Alec Marsh, Pound’s Agrarian Bent: Physiocracy and the Ideological Origins of the Wheat in Our Bread Party

Mark Steven, Ezra Pound and Mr Marx, Karl

Kristin Grogan, Ezra Pound and the Anarchist Economics of Silvio Gesell

Guy Stevenson, "Money and how it gets that way“: Ezra Pound, Henry Miller and the Economic Process of the 1930s




Peter Liebregts, Translations of Greek Tragedy in the Work of Ezra Pound

 London: Bloomsbury, 2019, ISBN: 9781350084162, 280pp, £76.50




Turning the tables on the misconception that Ezra Pound knew little Greek, this volume looks at his work translating Greek tragedy and considers how influential this was for his later writing. Pound's work as a translator has had an enormous impact on the theory and practice of translation, and continues to be a source of heated debate. While scholars have assessed his translations from Chinese, Latin, and even Provençal, his work on Greek tragedy remains understudied. Pound's versions of Greek tragedy (of Aeschylus' Agamemnon, and of Sophocles' Elektra and Women of Trachis) have received scant attention, as it has been commonly assumed that Pound knew little of the language.

Liebregts shows that the poet's knowledge of Greek was much more comprehensive than is generally assumed, and that his renderings were based on a careful reading of the source texts. He identifies the works Pound used as the basis for his translations, and contextualises his versions with regard to his biography and output, particularly The Cantos. A wealth of understudied source material is analysed, such as Pound's personal annotations in his Loeb edition of Sophocles, his unpublished correspondence with classical scholars such as F. R. Earp and Rudd Fleming, as well as manuscript versions and other as-yet-unpublished drafts and texts which illuminate his working methodology.





Notes on the text

List of Abbreviations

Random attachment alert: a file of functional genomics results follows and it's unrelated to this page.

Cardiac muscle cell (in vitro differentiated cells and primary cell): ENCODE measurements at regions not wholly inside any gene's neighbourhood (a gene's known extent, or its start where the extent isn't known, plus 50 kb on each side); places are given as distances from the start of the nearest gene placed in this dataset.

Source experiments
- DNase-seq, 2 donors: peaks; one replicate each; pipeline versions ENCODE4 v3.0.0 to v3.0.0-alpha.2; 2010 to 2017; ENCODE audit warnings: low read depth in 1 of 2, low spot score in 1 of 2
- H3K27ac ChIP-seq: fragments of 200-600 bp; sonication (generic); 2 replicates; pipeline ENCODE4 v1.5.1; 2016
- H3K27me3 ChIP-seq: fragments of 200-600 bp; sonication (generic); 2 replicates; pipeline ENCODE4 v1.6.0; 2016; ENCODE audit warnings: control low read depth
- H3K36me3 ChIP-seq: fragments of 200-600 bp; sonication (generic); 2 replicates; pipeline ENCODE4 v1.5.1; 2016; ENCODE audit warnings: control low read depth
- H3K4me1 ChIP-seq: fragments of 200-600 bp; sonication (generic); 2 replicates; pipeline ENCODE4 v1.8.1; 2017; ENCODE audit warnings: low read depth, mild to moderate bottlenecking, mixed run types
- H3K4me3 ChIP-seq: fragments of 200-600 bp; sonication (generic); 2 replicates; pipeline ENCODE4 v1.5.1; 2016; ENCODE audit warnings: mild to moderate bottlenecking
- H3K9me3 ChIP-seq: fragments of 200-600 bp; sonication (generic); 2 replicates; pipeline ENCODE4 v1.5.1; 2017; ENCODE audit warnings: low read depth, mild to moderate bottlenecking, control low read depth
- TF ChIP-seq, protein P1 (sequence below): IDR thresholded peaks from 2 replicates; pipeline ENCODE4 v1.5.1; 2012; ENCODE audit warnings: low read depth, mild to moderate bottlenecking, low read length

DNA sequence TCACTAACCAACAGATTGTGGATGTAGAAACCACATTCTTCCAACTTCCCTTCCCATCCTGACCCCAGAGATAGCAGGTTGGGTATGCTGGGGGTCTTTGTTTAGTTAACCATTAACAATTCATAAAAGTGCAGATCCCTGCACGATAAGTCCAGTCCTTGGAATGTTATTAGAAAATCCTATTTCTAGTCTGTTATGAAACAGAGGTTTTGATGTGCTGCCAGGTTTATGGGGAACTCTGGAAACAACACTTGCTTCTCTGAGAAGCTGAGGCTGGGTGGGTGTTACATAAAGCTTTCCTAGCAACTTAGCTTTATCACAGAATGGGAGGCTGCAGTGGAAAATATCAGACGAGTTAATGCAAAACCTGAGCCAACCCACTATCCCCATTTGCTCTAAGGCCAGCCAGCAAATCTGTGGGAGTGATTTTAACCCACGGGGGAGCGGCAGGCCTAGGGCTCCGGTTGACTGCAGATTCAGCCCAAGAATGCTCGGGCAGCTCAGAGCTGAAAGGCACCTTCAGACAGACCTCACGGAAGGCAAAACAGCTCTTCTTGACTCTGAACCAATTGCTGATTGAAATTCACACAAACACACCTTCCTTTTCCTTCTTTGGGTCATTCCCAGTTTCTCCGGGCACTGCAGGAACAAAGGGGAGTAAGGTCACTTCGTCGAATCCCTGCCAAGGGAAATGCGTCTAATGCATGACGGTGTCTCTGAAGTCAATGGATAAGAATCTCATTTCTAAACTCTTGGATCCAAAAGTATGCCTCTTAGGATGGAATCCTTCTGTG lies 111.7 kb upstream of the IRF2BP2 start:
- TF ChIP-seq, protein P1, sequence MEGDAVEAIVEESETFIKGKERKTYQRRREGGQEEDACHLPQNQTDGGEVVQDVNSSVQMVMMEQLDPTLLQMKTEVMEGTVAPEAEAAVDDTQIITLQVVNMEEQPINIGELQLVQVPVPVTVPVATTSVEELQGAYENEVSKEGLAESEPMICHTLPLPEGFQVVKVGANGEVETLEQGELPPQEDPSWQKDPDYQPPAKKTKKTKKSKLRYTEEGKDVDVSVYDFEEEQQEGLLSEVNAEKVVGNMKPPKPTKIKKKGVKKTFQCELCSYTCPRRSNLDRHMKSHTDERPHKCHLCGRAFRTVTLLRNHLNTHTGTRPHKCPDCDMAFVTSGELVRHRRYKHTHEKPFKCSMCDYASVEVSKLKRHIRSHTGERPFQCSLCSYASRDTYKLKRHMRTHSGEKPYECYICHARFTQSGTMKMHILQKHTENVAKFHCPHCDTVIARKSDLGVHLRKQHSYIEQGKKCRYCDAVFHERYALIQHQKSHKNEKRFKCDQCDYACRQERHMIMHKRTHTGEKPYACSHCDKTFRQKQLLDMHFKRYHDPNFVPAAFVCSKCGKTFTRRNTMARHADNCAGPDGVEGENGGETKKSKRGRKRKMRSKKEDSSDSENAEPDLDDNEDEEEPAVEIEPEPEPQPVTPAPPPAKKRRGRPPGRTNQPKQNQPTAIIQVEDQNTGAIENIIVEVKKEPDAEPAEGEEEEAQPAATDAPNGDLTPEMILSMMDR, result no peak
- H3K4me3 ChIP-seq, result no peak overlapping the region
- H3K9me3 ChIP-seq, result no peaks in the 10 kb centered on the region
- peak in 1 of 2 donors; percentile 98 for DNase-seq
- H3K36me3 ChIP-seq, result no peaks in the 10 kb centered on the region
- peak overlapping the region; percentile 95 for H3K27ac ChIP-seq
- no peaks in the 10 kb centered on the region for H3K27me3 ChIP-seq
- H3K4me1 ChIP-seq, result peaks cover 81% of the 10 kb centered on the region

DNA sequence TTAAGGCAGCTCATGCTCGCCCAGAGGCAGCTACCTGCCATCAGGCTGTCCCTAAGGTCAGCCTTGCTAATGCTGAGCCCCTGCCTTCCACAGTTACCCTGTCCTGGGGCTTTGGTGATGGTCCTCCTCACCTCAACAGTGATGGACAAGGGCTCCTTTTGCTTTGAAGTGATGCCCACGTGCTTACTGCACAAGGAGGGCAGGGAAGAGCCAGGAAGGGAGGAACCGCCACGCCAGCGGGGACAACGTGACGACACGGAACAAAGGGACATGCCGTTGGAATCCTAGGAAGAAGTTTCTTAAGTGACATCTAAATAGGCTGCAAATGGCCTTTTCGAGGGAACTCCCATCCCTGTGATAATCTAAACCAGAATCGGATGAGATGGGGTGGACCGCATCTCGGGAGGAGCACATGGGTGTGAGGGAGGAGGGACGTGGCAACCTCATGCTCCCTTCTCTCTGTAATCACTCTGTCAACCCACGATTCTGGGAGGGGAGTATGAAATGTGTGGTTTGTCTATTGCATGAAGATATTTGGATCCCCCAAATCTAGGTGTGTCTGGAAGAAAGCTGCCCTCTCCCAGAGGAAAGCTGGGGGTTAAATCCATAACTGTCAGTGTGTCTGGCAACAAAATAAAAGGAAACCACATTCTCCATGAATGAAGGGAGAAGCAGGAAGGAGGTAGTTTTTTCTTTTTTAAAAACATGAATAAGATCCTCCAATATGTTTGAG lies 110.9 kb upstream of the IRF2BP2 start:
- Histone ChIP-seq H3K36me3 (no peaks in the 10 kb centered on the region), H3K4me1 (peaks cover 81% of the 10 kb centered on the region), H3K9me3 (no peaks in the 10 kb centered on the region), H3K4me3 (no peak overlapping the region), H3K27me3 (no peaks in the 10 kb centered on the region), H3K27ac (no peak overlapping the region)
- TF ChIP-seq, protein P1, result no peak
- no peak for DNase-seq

1 Translation, Metrics, and Greek Tragedy

2 Ezra Pound and Aeschylus

3 Ezra Pound and Sophocles

4 Sophocles, Pound and Elektra I

5 Sophocles, Pound and Elektra II

6 Sophocles, Pound and Elektra III

7 Women of Trachis – Introduction

8 Sophocles, Pound and Women of Trachis I

9 Sophocles, Pound and Women of Trachis II





 Mark Byron, ed., The New Ezra Pound Studies

Cambridge: Cambridge University Press, 2019. ISBN: 9781108614719, xiv+289pp, $98




 This book develops key advances in Pound studies, responding to newly available primary sources and recent methodological developments in associated fields. It is divided into three parts. Part I addresses the state of Pound's texts, both those upon which he relied for source material and those he produced in manuscript and print. Part II provides a comprehensive overview of the relation between Pound's poetry and translations and scholarship in East Asian studies. Part III examines the radical reconception of Pound's cultural and political activities throughout his career, and his continuing impact, a re-assessment made possible by recent controversial scholarship as well as new directions in literary and cultural theory. Pound's wide-ranging intellectual, cultural, and aesthetic interests are given new analytic treatment, with an emphasis on how recent developments in gender and sexuality studies, medieval historiography, textual genetics, sound studies, visual cultures, and other fields can develop an understanding of Pound's poetry and prose.



Key to Abbreviations

Author Biographies

Editor’s Introduction, Mark Byron


Part I: Pound’s Texts

1. Classical Literature, Leah Culligan Flack

2. Early Medieval Philosophy and Textuality, Mark Byron

3. Ezra Pound’s Pisan Cantos: The Promise and the Limits of the Archive, Ronald Bush

4. ‘Scoured and cleansed’: Ezra Pound and Musical Composition, Josh Epstein

5. The Visual Field: Beyond Vorticism, Rebecca Beasley

6. Texts of The Cantos and Theories of Literature, Michael Kindellan

7. Pound and Influence, Richard Parker


Part II: Ezra Pound and Asia

8. Pound’s Representation of the Chinese Frontiers: From the War Zone to the Green World, Akitoshi Nagahata

9. ‘A Treasure Like Nothing We Have in the Occident’: Ezra Pound and Japanese Literature, Andrew Houwen

10. Ezra Pound and Chinese Poetry, Jeffrey Twitchell-Waas


Part III: Culture and Politics

11. The Transnational Turn, Josephine Park

12. Pound, Gender, Sexuality, Carrie J. Preston

13. Italian Fascism, Anderson Araujo

14. Late Cantos, ‘Aesopian Language’ States’ Rights, and John Randolph of Roanoke, Alec Marsh

15. Copyright, Archie Henderson

16. The Temple and the Scaffolding: The Cantos of Ezra Pound and Digital Culture, Roxana Preda


Afterword: ‘read him